Referring to TABLE 3 above, the last column indicates the Rockwell hardness using the Rockwell C or Rockwell B scale. As anticipated, as the ultimate tensile stress and the yield stress of the various samples increases, their surface hardness also increases. This confirms the correlation between hardness and strength mentioned above. Referring to Table 4, this comparison is applied. A total of 15 samples are shown in TABLE 4, 14 of which have hardness data. Based on an analogy between hardness and strength, this Table illustrates that as the diameter is reduced by cold forging, the hardness increases (or the strength of the sample increases). This is consistent with the mechanical properties of alloys. TABLE 4 also illustrates the effect of stress relieving. Certain samples as indicated in column 4 have been stress relieved. Substantial increases in the hardness are noted following stress relieving. As expected, such an increase in hardness corresponds with anticipated increases in strengths which further illustrates the anticipated enhanced performance of an endoprosthesis stress relieved following cold-forging.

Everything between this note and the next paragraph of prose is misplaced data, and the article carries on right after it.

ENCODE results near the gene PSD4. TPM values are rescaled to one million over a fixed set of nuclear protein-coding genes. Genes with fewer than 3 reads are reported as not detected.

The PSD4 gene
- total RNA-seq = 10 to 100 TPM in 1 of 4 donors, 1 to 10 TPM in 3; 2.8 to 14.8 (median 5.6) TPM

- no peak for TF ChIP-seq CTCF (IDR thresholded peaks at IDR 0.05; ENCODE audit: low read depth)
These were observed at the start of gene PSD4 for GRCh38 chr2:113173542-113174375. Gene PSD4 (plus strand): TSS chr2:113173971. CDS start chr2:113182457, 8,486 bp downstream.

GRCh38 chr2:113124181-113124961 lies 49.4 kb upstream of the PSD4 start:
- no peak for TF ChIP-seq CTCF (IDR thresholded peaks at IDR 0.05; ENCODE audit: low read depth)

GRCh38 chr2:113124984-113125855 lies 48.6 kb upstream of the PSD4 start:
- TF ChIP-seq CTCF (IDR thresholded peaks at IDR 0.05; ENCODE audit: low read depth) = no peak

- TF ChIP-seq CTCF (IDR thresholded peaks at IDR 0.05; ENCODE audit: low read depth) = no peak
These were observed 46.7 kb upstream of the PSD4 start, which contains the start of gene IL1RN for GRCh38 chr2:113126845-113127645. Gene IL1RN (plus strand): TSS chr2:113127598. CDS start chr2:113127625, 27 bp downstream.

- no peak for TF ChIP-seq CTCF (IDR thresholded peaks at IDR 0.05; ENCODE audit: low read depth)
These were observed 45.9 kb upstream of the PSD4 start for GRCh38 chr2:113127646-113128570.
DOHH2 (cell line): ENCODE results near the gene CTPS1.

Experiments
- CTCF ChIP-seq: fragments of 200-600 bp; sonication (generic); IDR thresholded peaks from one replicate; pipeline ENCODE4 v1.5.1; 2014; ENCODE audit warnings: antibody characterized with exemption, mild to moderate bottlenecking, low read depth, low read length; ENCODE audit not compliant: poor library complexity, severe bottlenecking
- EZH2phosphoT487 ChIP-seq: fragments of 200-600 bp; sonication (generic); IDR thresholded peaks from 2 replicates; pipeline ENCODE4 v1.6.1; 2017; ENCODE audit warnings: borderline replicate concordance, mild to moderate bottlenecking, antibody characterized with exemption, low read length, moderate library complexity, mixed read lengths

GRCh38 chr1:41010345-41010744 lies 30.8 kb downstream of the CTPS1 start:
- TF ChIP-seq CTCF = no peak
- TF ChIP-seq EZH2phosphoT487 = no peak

TABLE 4______________________________________Comparison of Reduction in Diameter to Surface HardnessOf 15 CCF SamplesSample Reduction In            RockwellIdenti- Diameter   Hardness  Stress Hardness Afterfication (%)        Rc        Relieved                             Stress Relieved______________________________________17    10.0       N/A16    14.8        915    17.7       12-177     27.5       22-26     X      29-328     38.0       22-26     X      31-3714    48.2       22-26     X      27-3012 & 13 57.6       26-30     X, X   34-36 9 & 10 60.0       241/2-26  X, X   34-3611    62.3        271/2    X      36-372     70.5       334     72.7       363     73.7       331     74.8        331/2______________________________________